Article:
KanColle Review

Anime always manages to create worlds that we wish were real. I mean, who doesn’t want to live in a world where a fleet of cute girls with attached cannons and torpedoes blast alien ships out of the water?

Based off the hit Japanese browser game Kantai Collection, the anime adaptation follows a girl named Fubuki who has just joined the naval base to fight the abyssal fleet that threatens the seas.

Fubuki is one of many girls who have recently been born with the spirits of historical naval vessels. This allows them to equip themselves with weapons and tools to ride the sea and fight.  Though the road ahead of them is far from easy, and the risk of being sunk is ever looming.

Coming into this series, one wouldn’t really expect too much when it comes to story.  Which seems to always be the case when dealing with anime adaptations of games.  Instead, we’re left with other elements such as action or characters to really pull the weight.  While I can’t say KanColle pulls this off all the time, it also didn’t fail.

Early on, I found myself more enthralled by the action more than anything.  To be honest, Fubuki isn’t an interesting character, rather she just fits the “I’ll do my kancolle03best and overcome my shortcomings” type of character to a T.  She’s also surrounded by a complicated mix of supporting characters that I found either fun, cute, annoying, or just plain.

Despite this struggle, it didn’t take long before I began to love quite a bit of the characters and the feel of the show.  At first, one would assume that KanColle would take its notes from a show like Strike Witches thanks to the “damaged vessel” aspect of the browser game.  Becoming more about shredded cloths and convenient camera angles.  Instead, the fan service is nearly non-existent and it takes on more of a Girls Und Panzer feel instead.  Becoming more grounded in moment to moment struggles, emotion, and innocent fun.

In order to cover most of its gigantic caste of girls, each episode takes turns highlighting certain squads of characters and allows them to act out their personality in situations or skits.  It’s as good as can be expected, but don’t go in seeking deep and engaging backstories.  This is more for the sake of personality exploration than drive or inspiration.  Which is fine because I found myself loving quite a few of the characters.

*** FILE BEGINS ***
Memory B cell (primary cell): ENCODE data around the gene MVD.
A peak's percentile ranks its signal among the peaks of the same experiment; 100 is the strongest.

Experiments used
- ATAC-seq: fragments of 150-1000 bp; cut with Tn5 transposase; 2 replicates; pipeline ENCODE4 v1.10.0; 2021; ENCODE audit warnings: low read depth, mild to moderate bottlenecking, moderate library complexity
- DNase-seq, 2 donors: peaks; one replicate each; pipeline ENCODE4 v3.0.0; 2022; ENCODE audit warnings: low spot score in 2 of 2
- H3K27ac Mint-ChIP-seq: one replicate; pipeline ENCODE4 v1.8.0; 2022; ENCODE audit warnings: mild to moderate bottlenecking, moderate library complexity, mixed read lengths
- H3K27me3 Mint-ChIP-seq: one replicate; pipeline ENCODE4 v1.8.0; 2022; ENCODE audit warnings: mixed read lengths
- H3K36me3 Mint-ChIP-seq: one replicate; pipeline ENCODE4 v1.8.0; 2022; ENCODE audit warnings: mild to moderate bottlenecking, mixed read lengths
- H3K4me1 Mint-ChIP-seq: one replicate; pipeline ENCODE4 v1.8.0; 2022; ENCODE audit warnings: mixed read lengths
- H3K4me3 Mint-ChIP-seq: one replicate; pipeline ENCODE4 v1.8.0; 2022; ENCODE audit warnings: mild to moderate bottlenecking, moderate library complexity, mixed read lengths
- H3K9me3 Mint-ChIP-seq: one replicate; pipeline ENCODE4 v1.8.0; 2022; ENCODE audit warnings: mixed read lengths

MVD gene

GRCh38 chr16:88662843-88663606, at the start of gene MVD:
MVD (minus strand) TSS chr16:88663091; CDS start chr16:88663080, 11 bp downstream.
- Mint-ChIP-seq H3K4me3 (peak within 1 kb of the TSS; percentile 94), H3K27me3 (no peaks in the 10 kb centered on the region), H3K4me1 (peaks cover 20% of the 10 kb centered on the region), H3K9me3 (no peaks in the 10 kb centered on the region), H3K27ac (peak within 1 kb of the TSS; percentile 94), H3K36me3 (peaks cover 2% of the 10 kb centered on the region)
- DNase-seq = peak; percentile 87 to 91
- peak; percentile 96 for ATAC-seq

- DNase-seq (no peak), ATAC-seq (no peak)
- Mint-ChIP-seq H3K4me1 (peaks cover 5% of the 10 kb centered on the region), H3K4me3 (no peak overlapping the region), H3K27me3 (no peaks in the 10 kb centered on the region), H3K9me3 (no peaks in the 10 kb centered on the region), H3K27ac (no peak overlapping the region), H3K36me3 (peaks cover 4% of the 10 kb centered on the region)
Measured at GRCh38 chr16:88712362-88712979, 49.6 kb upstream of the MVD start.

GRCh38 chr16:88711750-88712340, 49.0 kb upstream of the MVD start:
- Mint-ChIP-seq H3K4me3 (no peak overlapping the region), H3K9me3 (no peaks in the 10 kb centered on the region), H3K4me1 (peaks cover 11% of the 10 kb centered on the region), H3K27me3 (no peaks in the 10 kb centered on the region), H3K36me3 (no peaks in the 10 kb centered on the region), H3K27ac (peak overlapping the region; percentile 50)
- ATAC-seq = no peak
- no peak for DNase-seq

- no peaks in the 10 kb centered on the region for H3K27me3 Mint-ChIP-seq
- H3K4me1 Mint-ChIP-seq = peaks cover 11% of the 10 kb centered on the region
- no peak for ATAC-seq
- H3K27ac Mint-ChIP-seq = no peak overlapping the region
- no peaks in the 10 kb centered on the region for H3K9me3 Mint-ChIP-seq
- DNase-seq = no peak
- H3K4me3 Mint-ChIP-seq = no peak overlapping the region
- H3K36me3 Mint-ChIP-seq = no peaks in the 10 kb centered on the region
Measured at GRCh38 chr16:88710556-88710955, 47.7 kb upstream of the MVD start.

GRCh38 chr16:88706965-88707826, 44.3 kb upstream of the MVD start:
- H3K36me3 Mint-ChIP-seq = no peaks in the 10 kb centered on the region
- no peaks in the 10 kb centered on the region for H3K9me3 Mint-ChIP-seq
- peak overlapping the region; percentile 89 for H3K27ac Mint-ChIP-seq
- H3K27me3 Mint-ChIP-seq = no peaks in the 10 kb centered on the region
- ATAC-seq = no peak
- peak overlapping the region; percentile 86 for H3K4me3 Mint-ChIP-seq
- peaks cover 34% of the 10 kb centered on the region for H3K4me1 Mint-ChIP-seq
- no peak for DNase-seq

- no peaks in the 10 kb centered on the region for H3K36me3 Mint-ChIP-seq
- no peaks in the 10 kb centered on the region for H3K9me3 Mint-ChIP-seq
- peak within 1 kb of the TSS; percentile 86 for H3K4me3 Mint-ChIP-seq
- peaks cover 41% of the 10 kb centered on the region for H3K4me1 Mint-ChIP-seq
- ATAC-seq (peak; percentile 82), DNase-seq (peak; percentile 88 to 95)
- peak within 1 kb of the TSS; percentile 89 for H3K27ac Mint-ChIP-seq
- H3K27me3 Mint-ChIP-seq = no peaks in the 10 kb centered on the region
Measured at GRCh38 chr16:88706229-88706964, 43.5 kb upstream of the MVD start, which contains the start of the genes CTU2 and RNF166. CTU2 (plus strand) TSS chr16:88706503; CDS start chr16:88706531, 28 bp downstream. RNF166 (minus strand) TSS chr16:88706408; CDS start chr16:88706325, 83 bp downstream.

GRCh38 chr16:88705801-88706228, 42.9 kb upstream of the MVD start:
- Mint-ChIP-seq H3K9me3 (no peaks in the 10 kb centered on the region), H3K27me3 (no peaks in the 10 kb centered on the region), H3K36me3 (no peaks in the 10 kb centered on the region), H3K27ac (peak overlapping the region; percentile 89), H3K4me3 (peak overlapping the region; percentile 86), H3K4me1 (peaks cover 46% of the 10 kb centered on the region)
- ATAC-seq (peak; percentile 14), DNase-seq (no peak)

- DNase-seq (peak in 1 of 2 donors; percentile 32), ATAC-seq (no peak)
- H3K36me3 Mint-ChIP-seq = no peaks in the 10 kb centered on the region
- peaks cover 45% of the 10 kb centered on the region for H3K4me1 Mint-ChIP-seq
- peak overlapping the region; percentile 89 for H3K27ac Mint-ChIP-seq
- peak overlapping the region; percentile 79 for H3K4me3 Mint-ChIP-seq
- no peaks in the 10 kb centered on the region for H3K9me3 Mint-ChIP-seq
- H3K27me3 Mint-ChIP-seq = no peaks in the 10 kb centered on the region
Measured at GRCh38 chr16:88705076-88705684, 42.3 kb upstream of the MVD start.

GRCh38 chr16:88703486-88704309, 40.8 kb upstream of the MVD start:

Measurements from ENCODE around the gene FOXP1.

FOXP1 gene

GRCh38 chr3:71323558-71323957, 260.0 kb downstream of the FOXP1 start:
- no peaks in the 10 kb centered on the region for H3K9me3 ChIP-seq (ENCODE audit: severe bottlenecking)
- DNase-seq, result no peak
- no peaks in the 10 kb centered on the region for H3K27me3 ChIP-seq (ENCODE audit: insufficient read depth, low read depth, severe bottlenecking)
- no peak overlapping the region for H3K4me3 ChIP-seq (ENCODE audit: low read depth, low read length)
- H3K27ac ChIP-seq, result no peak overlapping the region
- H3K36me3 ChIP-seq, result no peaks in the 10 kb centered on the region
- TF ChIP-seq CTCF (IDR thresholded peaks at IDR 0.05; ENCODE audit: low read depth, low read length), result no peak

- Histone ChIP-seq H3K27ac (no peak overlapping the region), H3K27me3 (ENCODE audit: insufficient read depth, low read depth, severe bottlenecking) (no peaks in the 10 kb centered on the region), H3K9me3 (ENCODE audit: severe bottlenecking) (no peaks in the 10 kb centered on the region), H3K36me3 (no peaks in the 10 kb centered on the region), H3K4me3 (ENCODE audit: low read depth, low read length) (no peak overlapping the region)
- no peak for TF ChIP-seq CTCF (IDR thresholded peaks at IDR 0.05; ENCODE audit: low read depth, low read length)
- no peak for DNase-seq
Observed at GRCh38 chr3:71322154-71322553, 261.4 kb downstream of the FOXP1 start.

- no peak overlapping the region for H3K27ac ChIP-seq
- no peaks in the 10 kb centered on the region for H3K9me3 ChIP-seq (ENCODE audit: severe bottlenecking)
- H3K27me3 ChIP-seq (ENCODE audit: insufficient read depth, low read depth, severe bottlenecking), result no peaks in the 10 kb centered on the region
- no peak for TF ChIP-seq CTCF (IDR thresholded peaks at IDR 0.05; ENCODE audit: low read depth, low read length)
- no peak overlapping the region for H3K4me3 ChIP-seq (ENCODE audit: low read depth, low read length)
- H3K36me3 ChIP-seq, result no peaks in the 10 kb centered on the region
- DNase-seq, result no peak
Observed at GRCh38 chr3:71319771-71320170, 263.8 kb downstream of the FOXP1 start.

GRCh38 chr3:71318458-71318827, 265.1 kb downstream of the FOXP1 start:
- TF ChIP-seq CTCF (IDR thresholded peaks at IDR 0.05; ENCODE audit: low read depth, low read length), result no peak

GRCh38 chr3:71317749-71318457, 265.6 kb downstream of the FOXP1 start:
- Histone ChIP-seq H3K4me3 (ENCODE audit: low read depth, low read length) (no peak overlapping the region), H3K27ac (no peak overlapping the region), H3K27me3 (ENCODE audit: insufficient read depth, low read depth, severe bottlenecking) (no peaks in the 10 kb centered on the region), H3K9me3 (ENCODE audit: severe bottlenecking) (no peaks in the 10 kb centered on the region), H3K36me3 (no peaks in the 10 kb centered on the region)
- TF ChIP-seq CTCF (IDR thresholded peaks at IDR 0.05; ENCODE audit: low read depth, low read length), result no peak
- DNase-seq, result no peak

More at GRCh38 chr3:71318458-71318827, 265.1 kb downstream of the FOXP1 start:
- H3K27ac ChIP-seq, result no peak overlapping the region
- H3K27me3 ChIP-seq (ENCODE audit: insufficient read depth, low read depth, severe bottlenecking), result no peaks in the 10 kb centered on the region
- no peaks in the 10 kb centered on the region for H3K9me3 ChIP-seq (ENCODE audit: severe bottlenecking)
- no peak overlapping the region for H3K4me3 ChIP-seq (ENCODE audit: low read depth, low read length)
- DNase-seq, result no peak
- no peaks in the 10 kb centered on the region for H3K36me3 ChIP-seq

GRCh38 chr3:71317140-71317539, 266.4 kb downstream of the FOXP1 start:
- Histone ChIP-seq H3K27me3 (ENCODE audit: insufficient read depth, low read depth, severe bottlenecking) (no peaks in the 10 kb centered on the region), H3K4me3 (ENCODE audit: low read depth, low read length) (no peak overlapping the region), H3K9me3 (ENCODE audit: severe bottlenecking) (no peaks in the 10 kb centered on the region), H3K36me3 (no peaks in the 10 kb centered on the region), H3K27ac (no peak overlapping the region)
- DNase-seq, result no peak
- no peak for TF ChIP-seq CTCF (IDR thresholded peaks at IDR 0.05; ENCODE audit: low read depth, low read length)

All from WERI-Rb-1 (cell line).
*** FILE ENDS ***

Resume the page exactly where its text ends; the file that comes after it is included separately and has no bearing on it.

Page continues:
KanColle has a mixture of good and bad aspects when it comes to its visuals.  Character designs are well done and have quite a bit of life to them.  I would even go so far as to admit they are well enough to get a few figures of.  Coupling this with some lively animation, and you have a visually pleasing show to watch.

The unfortunate side of the show is in its use of CG animation during the combat points of the show.  The earlier episodes were very jarring and the transition from 2D art to 3D robotic animation was difficult to watch.  Thankfully, over time, it seems like their ability to mesh this got significantly better and they took opportunities to throw in 2D characters in the middle of battles.

Overall, they didn’t do a bad job, just wish they took a bit more care in their efforts on the battlefield.

In the end, KanColle is a simple case of fluff and good feels, with some decent action thrown in.  If you’re looking for e1kancolle12something to brighten your day and something that you can relax to, it’s definitely worth your time.  Even with the jarring CG transitions, plain protagonist, and less entertaining final act, it’s still a fun and enjoyable series as a whole.  Filled with some precious and comical moments.

With the prospect of a continuation and some unfinished teases, we can definitely expect more KanColle in the future.  Thankfully, with what little story and commitment is involved here, there isn’t much of a cliffhanger to get hung up on.

Interested in watching KanColle? As of this review, it is currently streaming on Crunchyroll.com.




  • Cute and lively characters
  • Good emotional moments
  • Comical moments


  • Plain protagonist
  • Lacking final episodes
  • Jarring CG and repetitive combat sequences

Co-Founder of OtakuSpirit.com and Co-Host of the OtakuSpirit Animecast. A huge fan of anime since the early 1990s, consuming over 1300 shows. Outside of Otaku Spirit, he has been a judge for the Anime Awards and aided in reviewing titles for some publishers. While he's late to the collecting scene, he's found a lot of joy in filling his DVD/Blu-ray collection as well as collecting figures. Sharing this joy, he posts unboxing and feature videos on anime goods to YouTube.